Tuesday, 11 May 2010
(part 2 of 3)
The afternoon was going well, too well really.
After the powder blue skies and 360 degree Manhattan views from Big Bambu atop The Met roof, the rest of the day was always going to be a climbdown-both literally and metaphorically.
However, it starts positively, I am really enjoying the Medieval furniture hall and The American and I are pretending we're in The Tudors-the one with Jonathan Rhys Myers on Showtime.
"Ye privy council informs me you are a lady of ill repute!" The American bellows
"'Tis true, to my regret fine Sir!" I reply, head bowed in mock shame.
But it all starts to go tits-up when I get caught stroking a 15th Century tomb. A guard tells me off and The American joins in:
"Stop trying to touch stuff Emma."
"It's too tempting, these things are like, 500 years old!" and I run my fingers along the side of a Belgian tapestry while his back is turned.
Next, we're in a hall that resembles a Stately home, with grand room reconstructions from the last 400 years. It's so... opulent...decadent.
Oh god. I need to stroke things. Sit on the chair, sweep though the room in a Crinoline gown. Be ravished atop the Chippendale table. Instead I just get my camera out of my suddenly horribly modern looking bag. It's dark, I turn on the flash, take the picture.
"MISS! NO FLASH ALLOWED!" yells a scary Museum guard of indeterminable sex.
For the love of Henry VIII! There is no sign about not using a flash. PUT A FUCKING SIGN UP. And what's with the rules anyway? I'm snapping a chamber pot, not the Turin Shroud.
I take the flash off my camera anyway. Or rather, that's what I think I'm doing. Technology is not my friend. Technology just laughs in my face. I take another picture and the flash goes off and it's so bright against the dim lighting, it's like an atom bomb exploded and I'm getting yelled out... again.
As my finale, a mere 5 minutes later, I accidentally lean on a 17th century marble fireplace. It was absentmindedly-I didn't even realise I was doing it. I am told off once more.
This is my tipping point. I am mad and out comes my inner Verruca Salt. The last 3 misdemeanors weren't my fault and really, if it's that delicate, I say put a cover on it? Or rope it off? These are the unspoken museum conventions we all adhere too. If it is touchable, I want to touch it. I will to touch it. I go stropping off and it would have ended there, had The American not have defended the Museum Nazis.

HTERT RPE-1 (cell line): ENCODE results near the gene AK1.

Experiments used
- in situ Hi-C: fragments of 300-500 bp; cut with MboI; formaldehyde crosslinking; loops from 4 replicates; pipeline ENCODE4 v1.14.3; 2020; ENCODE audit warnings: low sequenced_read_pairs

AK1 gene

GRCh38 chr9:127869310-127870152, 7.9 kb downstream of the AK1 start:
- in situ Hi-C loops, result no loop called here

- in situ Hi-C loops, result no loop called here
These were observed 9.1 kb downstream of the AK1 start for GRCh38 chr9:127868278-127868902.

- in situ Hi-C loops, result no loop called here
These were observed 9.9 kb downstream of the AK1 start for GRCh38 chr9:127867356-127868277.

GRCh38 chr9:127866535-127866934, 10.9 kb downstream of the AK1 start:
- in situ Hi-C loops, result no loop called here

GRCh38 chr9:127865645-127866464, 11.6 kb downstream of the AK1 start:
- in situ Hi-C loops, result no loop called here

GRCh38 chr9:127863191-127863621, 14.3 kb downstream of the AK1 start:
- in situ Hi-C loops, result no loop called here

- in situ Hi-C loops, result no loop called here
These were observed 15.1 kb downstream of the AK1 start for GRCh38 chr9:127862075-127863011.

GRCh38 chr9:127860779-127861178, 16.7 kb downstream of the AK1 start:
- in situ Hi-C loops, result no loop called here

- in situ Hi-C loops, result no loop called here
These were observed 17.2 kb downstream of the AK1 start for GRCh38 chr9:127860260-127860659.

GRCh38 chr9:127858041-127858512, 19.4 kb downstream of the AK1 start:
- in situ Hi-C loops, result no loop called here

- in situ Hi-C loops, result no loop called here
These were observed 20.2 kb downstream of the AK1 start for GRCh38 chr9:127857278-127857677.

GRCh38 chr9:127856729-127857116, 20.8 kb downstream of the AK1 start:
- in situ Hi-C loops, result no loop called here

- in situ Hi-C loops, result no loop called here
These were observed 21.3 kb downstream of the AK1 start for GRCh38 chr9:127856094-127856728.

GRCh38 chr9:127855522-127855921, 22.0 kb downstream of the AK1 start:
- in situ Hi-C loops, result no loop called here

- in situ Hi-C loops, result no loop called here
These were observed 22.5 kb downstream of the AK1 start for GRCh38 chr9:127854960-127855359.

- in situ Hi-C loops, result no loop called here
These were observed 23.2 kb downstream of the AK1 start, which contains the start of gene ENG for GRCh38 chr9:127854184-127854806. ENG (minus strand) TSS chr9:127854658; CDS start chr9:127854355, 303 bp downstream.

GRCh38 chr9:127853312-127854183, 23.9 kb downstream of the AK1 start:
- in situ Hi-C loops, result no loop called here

"Honnneeeeee. You just can't touch stuff."
"They're like, totally right, why are you getting mad? You just can't touch shit in here!"
"I know that. I am not a frig-ging child."
"Well, you're acting like one."
'No...you're treating me like one."
"'Uh, cos you're acting like one!"
"Oh for fuck's sake!" I shout.
Then it kicks off. He tells me not to shout, I say I'm not shouting, just raising my voice, which was always the differentiating factor in my house as a kid. He storms off, muttering about just wanting to see the Roman statues. I go after him, we fight again in the grand Gothic lobby. He walks off, going outside to chain smoke. I go after him, we argue once more on the steps and he walks off for a third time and leaves me with all bags for our planned Central Park trip. Before I know it I am hurling a picnic blanket at him down the street. It misses, but by this point, several people have stopped to watch the free entertainment.
I march off in the other direction. I pass the crowd that had gathered, who now look really disappointed the fight is over. I want to ask them if us arguing is the best show they can get in this city? I want to tell them they should come to my place, opposite the Gay, Lesbian, Bisexual and Transgender community centre-then then they'd see some real entertainment.
I walk up Fifth Avenue. Two blocks ahead, an entrance to Central Park. The great, grand green goddess I viewed from above while on the roof. The calm amongst the insanity of New York.
I head straight for it. I imagine grass under my feet. I haven't felt grass for months. Grass feels like home. Grass and space. I need space.
Space to breath.